Published by Knopf, ISBN 978-0-307-95884-6
Hardcover, $25.95, 352 pages
As a young child in the late 60s- early 70s, I can remember walking to school and passing by a house that had a gold star in the window. When I asked my mom what that meant, she told me that the woman who lived in that house lost a son in the war. It always made me sad thinking about that mom and her son.
April Smith's new historical novel, A Star For Mrs. Blake, tells the story of Cora Blake, a woman who lost her only son in battle in France during WWI. She has had a tough existence since then, losing her mother and sister, and moving in with her brother-in-law to care for him and his three daughters.
The Great Depression has hit the coastal rural area of Maine particularly hard, and Cora scrapes by working occasionally at a fish canning manufacturer, difficult dirty work that pays little. Her saving grace is volunteering at the local library, which would not be open if not for Cora. She has a beau, a geologist who wants to marry her.
An opportunity arises where certain Gold Star mothers whose sons were buried overseas can go to France to visit their sons' graves, located in a big military cemetery. Cora jumps at the chance and in her small group are Katie, an Irish working woman who lost two sons, Minnie, a Jewish woman, Wilhemina, whom they discover spent time in an asylum, and Bobbie, a wealthy Boston socialite.
Lt. Tom Hammond is their military escort, along with Lily, a young nurse from Chicago. The women, who come from such different places, do not always get along and have more than a few skirmishes. Along the way, Cora meets Griffin Reed, a war journalist who was severely injured in battle and now has a tin mask covering part of his face and a morphine addiction. (Anyone who has watched HBO's Boardwalk Empire will understand about the mask, worn by WWI vet Richard Harrow in the show.)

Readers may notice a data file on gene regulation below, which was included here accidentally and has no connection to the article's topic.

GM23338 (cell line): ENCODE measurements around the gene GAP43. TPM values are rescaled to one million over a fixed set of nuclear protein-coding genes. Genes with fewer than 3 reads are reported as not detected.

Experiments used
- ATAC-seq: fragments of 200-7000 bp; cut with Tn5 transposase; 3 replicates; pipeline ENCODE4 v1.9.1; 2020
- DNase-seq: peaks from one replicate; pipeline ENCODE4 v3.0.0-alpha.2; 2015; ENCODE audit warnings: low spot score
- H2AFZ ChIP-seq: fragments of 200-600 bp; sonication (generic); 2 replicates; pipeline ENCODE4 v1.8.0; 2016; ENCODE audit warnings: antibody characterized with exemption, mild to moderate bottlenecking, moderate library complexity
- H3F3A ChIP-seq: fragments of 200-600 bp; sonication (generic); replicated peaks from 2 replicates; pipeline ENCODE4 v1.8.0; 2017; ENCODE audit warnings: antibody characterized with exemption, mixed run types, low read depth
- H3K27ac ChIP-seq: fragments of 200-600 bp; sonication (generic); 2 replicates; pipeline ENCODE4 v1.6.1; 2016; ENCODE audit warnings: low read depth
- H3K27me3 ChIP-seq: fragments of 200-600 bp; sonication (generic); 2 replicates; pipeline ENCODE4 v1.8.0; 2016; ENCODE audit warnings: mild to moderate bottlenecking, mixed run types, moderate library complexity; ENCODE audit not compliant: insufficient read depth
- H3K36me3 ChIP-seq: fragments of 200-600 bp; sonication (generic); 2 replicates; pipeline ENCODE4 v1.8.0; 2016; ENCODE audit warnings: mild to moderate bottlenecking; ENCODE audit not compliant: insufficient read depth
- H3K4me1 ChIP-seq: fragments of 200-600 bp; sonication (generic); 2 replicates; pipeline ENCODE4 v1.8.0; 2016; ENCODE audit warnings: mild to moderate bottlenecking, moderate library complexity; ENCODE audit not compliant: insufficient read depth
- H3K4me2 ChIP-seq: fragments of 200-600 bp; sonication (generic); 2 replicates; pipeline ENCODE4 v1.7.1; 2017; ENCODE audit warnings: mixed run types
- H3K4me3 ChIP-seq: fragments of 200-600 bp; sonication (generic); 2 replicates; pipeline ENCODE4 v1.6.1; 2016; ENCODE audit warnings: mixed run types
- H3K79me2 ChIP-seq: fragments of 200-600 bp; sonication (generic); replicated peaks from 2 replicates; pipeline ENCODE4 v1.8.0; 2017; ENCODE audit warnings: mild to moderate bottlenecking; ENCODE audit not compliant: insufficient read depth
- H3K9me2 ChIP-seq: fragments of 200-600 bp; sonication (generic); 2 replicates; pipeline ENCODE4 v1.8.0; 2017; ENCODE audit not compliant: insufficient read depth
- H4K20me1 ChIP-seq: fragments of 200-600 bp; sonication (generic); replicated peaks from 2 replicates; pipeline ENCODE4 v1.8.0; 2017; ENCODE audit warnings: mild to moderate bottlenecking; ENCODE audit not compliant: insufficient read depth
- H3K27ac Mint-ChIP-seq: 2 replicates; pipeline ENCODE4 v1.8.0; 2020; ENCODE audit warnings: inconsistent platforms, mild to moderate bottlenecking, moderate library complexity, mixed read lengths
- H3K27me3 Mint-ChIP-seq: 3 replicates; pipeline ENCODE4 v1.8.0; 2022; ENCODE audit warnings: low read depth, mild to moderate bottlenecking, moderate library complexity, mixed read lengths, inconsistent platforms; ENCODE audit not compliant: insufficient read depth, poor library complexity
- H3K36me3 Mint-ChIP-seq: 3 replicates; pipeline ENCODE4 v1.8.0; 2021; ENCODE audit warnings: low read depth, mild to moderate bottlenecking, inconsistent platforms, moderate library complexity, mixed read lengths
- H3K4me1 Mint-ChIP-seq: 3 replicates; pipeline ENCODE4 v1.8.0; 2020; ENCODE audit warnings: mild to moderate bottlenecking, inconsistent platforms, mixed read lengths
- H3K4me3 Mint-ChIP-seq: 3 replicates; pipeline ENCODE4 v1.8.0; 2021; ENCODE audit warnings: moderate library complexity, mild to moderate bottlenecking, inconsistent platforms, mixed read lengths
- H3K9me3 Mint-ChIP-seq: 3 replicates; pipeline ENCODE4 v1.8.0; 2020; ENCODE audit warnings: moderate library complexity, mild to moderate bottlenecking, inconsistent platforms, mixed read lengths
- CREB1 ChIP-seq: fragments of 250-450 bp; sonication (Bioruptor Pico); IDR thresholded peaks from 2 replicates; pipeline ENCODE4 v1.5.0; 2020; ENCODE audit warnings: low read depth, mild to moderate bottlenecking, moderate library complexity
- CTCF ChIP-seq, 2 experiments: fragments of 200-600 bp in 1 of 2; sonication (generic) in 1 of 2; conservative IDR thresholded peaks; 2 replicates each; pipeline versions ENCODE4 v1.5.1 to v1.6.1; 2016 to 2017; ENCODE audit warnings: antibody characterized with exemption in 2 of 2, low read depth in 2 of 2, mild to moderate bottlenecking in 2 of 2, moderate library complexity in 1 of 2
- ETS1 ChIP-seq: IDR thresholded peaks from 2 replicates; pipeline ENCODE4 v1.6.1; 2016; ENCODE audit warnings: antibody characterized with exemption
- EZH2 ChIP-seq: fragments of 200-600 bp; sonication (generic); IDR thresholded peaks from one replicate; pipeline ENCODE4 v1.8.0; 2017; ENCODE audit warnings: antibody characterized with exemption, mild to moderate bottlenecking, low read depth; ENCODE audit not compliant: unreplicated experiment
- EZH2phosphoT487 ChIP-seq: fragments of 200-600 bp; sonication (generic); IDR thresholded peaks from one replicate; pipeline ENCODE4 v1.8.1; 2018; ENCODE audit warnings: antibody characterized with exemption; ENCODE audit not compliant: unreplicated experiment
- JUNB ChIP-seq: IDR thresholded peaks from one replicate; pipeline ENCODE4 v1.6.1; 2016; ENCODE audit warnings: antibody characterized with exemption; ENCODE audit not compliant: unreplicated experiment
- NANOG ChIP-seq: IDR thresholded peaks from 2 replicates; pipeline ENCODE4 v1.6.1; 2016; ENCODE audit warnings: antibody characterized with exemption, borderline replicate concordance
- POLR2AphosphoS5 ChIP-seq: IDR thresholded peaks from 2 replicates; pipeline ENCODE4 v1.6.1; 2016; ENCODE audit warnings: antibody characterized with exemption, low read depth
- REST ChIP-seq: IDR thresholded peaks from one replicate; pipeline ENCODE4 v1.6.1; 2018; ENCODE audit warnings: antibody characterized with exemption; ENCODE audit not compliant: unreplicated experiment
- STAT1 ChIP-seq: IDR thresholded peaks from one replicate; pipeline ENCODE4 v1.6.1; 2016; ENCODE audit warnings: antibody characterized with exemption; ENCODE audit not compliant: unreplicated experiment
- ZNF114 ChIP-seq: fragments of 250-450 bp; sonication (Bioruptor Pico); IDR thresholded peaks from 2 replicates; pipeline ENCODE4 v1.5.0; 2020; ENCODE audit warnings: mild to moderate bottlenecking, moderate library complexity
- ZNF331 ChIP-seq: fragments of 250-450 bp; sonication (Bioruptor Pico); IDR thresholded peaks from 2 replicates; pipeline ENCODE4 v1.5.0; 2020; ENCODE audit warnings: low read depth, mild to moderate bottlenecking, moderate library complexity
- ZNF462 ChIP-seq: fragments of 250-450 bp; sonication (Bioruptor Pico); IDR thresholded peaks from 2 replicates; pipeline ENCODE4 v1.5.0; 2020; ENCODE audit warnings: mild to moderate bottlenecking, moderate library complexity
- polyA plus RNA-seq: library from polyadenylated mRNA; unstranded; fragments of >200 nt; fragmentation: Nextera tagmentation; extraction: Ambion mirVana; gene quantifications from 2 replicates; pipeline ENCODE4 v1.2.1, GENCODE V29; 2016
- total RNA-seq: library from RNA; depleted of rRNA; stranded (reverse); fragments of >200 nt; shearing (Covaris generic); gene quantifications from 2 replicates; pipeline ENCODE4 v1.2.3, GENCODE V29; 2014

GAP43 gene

Cora and Griffin become friends, perhaps because they both are hiding behind a disguise- Reed behind his mask and Cora behind a lie she has been living with for many years. I liked the growing relationship between these two people.
The women are taken from place to place in France, and soon strafe living under the military rules they have been forced to follow. Seeing these women who, once away from their husbands and families, become stronger and bond together is satisfying and learning more about their home situations is interesting.
There are some secrets discovered along the way, and I admit that I found at least one incident at the end of the book a little too soap opera for my taste, but overall I really enjoyed this book. The mixing of politics and military is also an intriguing aspect of this book.
Reading books based on historical facts interest me, and in the acknowledgements Smith shares her real life inspirations for her fascinating book. I had never heard about these Gold Star mother pilgrimages and will be looking for more information on them.
Fans of Sarah Blake's The Postmistress and Laura Moriarty's The Chaperone (who also had a protagonist named Cora) will find much to like here, with women who, once away from home, find something in themselves they may not have known existed.
rating 4 of 5
Thanks to TLC Tours for including me on this tour. The rest of April Smith's stops are here.
April Smith’s TLC Book Tours TOUR STOPS:
Sunday, January 12th: Writer Unboxed author guest post
Monday, January 13th: BookNAround
Tuesday, January 14th: A Bookish Affair
Wednesday, January 15th: Cici’s Theories
Thursday, January 16th: Bookchickdi
Monday, January 20th: Diary of a Stay at Home Mom
Tuesday, January 21st: Drey’s Library
Wednesday, January 22nd: Jorie Loves a Story
Monday, January 27th: Book Snob
Monday, February 3rd: Diary of an Eccentric
Tuesday, February 4th: The Lost Entwife
Wednesday, February 5th: Books and Movies
Tuesday, February 11th: Savvy Verse and Wit
Wednesday, February 12th: Library of Clean Reads
Monday, February 17th: Reading Lark